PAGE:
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CD Feature/ "Blue" Gene Tyranny: "The Somewhere Songs/ The Invention of Memory"

img  Tobias

There is a quote by Claude Debussy which goes something like this: “Every masterpiece establishes a set of laws. But the laws don’t come first”. What he meant, of course, was, that the idea of dogmatic “schools” was inherently contradictory to the notion of freedom in expressing oneself through composition. In striking opposition to the past 1000 years of musical history, his view was focussed on the work rather than its creator and on setting aside one’s own reservations in favour of artistic demands. After listening to “The Somewhere Songs/The Invention of Memory”, one can assume “Blue” Gene Tyranny to share this perspective.

After all, both “The Somewhere Songs”, congenially performed by Thomas Buckner (Voice) and Peter Gordon (“Sax Wild Tracks”) here and “The Invention of Memory” for a small acoustic ensemble including Tyranny himself, are as far away from any artistic “debates”, “directions”, “traditions” and “movements” that merely listening to them makes you wonder where on earth they came from. The all-too familiar celebration of the same old same is as triumphantly absent here as the puberscent defiance of everything held to be good by those who came before. And after the last note has died down, the slate of creative possibilities suddenly seems clean again.

All of this is happening in dreamtime and without the use of force or the sounding of revolutionary fanfares. On paper, “The Somewhere Songs” are nothing but a tripart piece of evolving electro-orchestral arrangements and Thomas Buckner’s hypnotic dramaturgic narrative. On paper, too, “The Invention of Memory” merely constitutes a somewhat lengthy collection of suprisingly anthemic contemporary Lieder. From a mechanistical point of view, we are in the territory of conventional tonality here, of harmonious harmonies, recognisable melodies and (heaven forbid) songs. What, then, makes these pieces stand out?

On the one hand, their unparalled compositional drive and emotional empathy. On “The Invention of Memory”, Tyranny conjures up a stirring cornucopia of nostalgic images and homesick associations through his heartwrenching chord schemes which Buckner haunts like a fearful ghosts from the past. Every word could be the last here, every beginning mournfully anticipates its end regardless of how inventive and complex these pieces have been composed and structured, their essence is stupifyingly fundamental. It almost doesn’t seem to matter what these tracks are really about - they all sound like love- and torch songs, either celebrating the joy of being alive and lamenting the horror of disappearing in death.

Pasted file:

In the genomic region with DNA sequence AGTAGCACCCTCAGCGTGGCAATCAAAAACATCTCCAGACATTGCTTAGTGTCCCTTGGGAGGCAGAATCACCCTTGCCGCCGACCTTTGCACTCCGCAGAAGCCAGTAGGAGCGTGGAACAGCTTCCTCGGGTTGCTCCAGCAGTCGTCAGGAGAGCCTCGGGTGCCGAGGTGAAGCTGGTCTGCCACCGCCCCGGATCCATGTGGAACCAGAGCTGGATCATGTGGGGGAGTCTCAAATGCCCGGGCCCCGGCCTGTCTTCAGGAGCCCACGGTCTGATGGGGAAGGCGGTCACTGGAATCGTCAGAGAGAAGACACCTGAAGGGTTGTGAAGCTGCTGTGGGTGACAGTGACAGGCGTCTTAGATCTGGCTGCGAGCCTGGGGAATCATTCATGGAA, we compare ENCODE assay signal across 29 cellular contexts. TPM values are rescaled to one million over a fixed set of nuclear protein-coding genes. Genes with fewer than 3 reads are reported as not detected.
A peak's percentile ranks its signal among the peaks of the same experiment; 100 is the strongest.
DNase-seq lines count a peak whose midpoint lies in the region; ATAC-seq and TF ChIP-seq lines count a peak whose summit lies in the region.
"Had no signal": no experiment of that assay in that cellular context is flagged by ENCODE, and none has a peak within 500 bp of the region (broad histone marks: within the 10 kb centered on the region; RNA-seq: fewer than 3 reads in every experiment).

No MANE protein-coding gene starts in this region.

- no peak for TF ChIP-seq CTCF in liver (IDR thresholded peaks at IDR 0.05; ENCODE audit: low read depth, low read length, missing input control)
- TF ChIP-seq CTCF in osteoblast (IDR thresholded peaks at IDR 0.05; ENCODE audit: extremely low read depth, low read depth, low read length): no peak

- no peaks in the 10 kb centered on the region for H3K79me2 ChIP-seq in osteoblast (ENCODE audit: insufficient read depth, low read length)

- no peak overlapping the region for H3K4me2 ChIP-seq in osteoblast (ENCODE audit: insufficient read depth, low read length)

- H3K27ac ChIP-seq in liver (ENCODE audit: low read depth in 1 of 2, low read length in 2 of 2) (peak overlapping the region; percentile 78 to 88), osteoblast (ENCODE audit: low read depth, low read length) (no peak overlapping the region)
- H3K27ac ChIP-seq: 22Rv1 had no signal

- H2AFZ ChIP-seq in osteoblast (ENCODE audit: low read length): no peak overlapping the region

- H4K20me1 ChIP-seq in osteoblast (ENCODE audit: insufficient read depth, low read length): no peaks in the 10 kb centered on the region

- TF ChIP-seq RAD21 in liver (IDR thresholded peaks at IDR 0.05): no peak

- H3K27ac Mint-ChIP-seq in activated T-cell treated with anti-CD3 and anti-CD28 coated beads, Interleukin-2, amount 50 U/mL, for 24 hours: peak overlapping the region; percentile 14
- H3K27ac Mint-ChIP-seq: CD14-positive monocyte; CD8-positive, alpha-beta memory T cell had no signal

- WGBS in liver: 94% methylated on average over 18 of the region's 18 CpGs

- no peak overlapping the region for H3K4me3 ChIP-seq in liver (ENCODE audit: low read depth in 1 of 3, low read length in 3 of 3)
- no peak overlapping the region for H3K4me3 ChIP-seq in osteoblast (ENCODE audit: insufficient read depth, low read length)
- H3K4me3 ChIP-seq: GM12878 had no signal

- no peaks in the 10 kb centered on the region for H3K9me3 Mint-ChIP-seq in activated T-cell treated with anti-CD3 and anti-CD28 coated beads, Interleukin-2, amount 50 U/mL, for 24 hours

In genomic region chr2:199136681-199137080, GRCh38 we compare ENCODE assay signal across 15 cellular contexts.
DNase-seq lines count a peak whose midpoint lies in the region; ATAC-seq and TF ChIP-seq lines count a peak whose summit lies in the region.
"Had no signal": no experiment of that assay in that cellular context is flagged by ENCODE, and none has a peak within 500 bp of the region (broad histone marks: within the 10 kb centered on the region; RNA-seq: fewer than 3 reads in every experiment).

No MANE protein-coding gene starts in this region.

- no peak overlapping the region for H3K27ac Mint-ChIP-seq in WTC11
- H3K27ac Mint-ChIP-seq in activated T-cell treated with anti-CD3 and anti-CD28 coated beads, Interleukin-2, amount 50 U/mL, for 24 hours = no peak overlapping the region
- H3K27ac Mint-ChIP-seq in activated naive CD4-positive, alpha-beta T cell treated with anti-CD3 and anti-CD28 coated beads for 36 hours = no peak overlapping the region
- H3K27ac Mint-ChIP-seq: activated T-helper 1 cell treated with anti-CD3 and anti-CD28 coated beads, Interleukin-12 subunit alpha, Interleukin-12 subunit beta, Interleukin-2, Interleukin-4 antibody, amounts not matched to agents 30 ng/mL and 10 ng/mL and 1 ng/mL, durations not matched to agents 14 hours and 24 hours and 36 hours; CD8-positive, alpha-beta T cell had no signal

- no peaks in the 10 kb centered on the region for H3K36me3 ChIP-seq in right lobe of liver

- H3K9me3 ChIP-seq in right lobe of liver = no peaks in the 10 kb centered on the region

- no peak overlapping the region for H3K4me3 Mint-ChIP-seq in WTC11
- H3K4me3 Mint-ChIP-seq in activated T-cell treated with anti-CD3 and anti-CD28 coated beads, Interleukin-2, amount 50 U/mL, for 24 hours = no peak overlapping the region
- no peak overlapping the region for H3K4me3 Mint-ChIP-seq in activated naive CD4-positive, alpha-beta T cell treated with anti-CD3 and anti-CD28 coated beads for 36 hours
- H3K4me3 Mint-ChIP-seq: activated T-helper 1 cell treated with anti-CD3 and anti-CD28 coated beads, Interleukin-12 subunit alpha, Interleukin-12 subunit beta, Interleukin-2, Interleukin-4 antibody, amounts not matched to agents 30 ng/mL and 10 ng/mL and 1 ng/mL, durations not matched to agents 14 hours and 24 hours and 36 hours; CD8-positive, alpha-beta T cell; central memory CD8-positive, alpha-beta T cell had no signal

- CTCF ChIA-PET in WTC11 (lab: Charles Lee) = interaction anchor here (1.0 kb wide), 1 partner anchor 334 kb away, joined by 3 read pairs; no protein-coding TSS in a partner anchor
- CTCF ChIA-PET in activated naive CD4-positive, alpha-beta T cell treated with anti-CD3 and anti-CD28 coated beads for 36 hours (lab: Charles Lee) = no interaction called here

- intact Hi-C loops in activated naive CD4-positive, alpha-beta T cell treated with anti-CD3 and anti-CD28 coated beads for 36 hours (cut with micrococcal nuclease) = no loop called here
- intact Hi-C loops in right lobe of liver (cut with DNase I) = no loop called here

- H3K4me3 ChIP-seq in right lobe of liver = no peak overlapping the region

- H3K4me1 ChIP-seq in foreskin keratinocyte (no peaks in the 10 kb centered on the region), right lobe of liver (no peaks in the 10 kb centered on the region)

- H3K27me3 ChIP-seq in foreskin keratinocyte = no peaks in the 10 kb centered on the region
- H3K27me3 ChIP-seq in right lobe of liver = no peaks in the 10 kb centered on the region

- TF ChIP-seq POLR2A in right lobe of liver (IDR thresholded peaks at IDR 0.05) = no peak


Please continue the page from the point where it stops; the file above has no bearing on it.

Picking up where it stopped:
On the other, their unique fusion of voice, word and music, which takes Robert Ashley’s similarly poled ideas regarding Opera to a chambermusical setting. “The Somewhere Songs” are essentially a radio play, theatre, audio book and a collection of songs in one. Sometimes, the sounds will follow Buckner’s melodies, which in turn are shaped by the content of the story to be told. On other occasions, the music dictates which way to go, melodies and harmonies following in its slipstream.

As a consequence, the theoretical skeleton behind the score starts to disintegrate, leaving nothing but a body of pure music. Typical time measures mean nothing here, nor do concepts of tonality or tradition. If it still seems to be bound to some familiar concepts, then that is the result of the only law this album seems to adhere to: That it was written by a human being for a human audience. Other than that, “The Somewhere Songs/The Invention of Memory” is just as free from dogma and cliche as Debussy would have wanted.

By Tobias Fischer

Homepage: "Blue" Gene Tyranny
Homepage: Mutable Music

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